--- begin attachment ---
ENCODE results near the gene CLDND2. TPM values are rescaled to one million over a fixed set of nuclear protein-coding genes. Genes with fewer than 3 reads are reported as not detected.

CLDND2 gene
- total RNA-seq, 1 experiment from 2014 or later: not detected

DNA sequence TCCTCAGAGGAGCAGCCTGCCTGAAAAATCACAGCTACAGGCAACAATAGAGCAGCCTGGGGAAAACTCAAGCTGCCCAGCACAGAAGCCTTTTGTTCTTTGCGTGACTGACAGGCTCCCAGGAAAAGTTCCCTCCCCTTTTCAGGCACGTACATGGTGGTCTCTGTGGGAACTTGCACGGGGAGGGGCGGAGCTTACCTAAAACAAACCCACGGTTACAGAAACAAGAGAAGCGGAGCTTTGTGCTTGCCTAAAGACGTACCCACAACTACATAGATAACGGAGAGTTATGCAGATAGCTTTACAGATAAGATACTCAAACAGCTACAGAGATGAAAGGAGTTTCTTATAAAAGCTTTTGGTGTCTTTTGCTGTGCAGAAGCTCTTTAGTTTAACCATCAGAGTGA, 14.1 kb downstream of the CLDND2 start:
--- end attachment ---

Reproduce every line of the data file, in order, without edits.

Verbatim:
ENCODE results near the gene CLDND2. TPM values are rescaled to one million over a fixed set of nuclear protein-coding genes. Genes with fewer than 3 reads are reported as not detected.

CLDND2 gene
- total RNA-seq, 1 experiment from 2014 or later: not detected

DNA sequence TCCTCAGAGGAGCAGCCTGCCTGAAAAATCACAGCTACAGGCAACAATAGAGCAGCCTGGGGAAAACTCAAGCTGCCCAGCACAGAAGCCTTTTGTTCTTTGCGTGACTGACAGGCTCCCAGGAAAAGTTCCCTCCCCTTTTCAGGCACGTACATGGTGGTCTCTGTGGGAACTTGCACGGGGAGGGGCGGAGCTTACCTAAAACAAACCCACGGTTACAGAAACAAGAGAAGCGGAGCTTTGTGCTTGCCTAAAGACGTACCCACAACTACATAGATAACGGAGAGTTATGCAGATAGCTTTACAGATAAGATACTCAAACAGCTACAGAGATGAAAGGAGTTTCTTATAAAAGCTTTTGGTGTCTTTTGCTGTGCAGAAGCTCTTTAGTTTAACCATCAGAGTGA, 14.1 kb downstream of the CLDND2 start: